Along with an inspirational statement, the Ruler also shared some images of the launch. He said: “Explorer Rashid is part of an ambitious space programme for the UAE.. that started with Mars.. passing through the moon.. to Venus.. our goal is to transfer knowledge, develop our capabilities, and add a scientific footprint in human history.”
How many times the launch was delayed?
Due to technical difficulties, the rover mission launch was postponed a fourth time earlier this month. The delay in the lunar lander’s launch attempt, according to ispace, allowed SpaceX to do additional pre-flight inspections on the spacecraft.
Low-energy Route to the Moon
Instead of making a straight approach to the Moon, the spacecraft is travelling along a low-energy path. According to the European Space Agency (ESA), Mission 1 would travel to and from deep space “on a sweeping trajectory designed to reduce the amount of fuel the spacecraft needs to carry”.
When and Where will the Lander Touch Down?
The Rashid Rover will travel through space for over four months with the goal of touching down in the Moon’s Atlas Crater on the south-eastern outer edge of the Mare Frigoris or Sea of Cold. The lander is anticipated to reach the Moon by the end of April 2023.
Duration of Lunar Rover’s Mission
The exploratory mission of the Rashid lunar rover is expected to last for one lunar day, which is equal to 14 days on Earth. The crew is also optimistic that the rover will endure the lunar night, which lasts for 14 days and encounters temperatures as low as -183°C.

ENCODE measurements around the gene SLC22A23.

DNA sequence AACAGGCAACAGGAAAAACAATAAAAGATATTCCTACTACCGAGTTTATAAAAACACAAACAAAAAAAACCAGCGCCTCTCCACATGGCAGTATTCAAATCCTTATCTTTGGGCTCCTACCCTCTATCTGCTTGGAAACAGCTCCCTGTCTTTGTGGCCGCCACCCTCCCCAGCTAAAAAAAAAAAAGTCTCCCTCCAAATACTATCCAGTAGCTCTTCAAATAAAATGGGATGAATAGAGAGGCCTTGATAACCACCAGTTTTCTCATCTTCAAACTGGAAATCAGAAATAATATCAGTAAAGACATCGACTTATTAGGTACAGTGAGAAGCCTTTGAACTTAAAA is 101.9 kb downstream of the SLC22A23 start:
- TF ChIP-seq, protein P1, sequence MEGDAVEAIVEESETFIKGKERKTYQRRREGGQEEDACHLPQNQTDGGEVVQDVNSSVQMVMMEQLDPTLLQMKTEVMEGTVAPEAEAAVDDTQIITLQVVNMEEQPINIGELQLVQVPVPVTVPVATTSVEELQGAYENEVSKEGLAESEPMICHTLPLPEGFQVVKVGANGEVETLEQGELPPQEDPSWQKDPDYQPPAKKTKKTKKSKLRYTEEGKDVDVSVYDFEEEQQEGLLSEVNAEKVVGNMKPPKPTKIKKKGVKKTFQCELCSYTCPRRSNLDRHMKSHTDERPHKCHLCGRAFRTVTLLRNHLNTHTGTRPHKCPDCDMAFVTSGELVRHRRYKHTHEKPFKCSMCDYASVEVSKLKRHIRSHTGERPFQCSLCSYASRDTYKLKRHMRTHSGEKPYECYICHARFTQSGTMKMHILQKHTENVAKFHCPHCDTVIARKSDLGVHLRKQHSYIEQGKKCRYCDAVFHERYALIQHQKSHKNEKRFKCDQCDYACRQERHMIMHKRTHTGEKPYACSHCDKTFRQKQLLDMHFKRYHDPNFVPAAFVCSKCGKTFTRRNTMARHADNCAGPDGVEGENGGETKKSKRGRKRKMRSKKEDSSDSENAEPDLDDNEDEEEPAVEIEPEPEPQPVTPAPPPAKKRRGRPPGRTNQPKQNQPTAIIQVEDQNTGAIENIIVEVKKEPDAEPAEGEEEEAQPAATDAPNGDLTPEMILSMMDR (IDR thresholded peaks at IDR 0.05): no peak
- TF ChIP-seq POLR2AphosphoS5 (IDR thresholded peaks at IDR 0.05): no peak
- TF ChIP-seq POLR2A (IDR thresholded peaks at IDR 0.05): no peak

Who Built the Rashid Rover?
At the Mohammed bin Rashid Space Center (MBRSC), work on the 10 kgs, four-wheel Rashid Rover started in 2017. Rashid Rover was built solely by an Emirati team. According to the project manager of the Emirates Lunar Mission at the MBRSC, Hamad Al Marzooqi, “the team did a tremendous job in launching the mission and designing it.”
What will Rashid Rover Do on the Moon?
According to the Mohammed bin Rashid Space Centre, this is a scientific mission. The rover will investigate the lunar surface, lunar soil characteristics, lunar petrography and geology, dust movement, surface plasma conditions, and the photoelectron sheath of the Moon.
One of the biggest difficulties astronauts encounter on the surface of the Moon is lunar dust, often known as regolith. Scientists discovered how lunar dust adhered to spacesuits, causing erosion and operational issues, during the Apollo missions. Space organizations are keen to send people back to the Moon, but the razor-sharp lunar dust particles that attach to almost everything are still a problem.
With an experiment that will test several materials against the regolith, the Rashid rover is developed to tackle this problem. One of these materials is a composite made of graphene that was developed by the Université Libre de Bruxelles in Belgium and the University of Cambridge in the United Kingdom. Various test samples would be glued to the rover’s wheels as part of an experiment called the material adhesive experiment.
Moreover, mission control in Dubai anticipates receiving thousands of photographs from the rover.
The Gulf state intends to launch a second rover as early as 2025 and has further plans to send orbiters, rovers, and other missions to the moon.